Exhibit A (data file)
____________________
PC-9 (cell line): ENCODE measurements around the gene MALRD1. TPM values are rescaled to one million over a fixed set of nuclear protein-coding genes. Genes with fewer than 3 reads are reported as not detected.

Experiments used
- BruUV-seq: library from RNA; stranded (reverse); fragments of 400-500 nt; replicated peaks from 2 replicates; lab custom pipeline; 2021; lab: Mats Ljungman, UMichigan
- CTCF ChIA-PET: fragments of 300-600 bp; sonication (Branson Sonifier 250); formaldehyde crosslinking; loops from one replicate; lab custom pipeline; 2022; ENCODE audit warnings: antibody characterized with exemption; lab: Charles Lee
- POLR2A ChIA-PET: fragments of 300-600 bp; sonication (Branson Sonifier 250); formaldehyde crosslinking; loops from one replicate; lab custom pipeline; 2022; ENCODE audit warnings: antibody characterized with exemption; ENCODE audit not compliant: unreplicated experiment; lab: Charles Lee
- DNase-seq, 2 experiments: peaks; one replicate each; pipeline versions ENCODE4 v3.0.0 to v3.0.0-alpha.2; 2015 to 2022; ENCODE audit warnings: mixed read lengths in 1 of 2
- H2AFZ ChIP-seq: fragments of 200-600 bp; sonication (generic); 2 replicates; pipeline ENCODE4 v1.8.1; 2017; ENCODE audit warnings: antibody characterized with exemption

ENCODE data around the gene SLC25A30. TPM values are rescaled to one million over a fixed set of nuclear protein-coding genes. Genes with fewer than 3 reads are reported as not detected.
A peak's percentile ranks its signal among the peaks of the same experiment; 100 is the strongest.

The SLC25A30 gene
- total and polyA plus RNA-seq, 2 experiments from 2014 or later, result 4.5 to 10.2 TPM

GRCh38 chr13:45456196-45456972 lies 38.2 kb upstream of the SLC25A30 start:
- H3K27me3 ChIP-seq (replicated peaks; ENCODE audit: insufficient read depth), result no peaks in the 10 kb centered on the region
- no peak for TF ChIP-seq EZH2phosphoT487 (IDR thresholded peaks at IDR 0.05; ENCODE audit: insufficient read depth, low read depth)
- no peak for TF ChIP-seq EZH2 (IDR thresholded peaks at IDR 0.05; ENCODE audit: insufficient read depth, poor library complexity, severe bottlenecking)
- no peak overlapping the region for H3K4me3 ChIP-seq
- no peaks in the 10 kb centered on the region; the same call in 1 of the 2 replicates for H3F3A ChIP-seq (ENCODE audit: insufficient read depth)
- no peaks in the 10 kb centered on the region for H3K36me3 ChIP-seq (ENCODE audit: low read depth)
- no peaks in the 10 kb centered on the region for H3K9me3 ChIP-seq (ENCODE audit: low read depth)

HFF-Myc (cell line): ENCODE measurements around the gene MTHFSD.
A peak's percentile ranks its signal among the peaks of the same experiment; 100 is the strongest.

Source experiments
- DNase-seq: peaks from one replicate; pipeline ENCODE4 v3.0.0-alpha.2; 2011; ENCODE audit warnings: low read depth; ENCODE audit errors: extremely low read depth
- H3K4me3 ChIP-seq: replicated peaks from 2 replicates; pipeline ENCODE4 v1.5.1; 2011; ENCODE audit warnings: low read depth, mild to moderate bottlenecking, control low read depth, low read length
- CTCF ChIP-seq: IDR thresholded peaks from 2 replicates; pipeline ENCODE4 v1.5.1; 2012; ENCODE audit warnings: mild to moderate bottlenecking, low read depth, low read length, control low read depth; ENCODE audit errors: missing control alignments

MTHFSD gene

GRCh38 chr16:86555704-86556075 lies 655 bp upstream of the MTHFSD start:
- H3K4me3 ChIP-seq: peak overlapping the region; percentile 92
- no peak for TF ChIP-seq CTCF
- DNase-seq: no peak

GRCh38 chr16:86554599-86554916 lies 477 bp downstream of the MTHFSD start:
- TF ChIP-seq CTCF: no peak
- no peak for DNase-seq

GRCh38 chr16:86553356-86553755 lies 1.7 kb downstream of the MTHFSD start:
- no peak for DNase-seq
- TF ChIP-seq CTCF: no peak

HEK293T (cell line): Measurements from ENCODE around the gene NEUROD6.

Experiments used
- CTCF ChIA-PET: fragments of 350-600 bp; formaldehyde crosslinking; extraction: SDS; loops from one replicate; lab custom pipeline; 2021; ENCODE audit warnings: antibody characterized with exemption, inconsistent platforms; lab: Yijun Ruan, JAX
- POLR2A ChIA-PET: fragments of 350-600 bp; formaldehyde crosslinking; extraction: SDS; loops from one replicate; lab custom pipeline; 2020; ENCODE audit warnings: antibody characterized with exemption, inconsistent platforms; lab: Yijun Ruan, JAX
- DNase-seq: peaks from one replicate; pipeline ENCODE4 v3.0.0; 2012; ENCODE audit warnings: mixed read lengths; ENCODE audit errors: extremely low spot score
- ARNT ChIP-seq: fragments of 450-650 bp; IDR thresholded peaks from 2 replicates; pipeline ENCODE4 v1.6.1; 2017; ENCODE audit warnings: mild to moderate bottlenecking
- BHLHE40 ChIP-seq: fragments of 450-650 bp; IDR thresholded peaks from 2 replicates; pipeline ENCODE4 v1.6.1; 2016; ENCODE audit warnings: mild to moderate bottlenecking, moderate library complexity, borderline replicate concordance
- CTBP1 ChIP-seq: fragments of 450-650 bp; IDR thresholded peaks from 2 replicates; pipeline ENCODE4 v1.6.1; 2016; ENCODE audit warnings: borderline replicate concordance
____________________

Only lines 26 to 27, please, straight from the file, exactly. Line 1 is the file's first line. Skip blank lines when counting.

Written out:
MTHFSD gene

GRCh38 chr16:86555704-86556075 lies 655 bp upstream of the MTHFSD start: